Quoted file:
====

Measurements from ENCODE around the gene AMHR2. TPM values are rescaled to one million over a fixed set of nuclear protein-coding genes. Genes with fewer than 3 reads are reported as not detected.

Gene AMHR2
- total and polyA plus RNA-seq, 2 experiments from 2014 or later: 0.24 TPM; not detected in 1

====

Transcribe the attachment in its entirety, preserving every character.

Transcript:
Measurements from ENCODE around the gene AMHR2. TPM values are rescaled to one million over a fixed set of nuclear protein-coding genes. Genes with fewer than 3 reads are reported as not detected.

Gene AMHR2
- total and polyA plus RNA-seq, 2 experiments from 2014 or later: 0.24 TPM; not detected in 1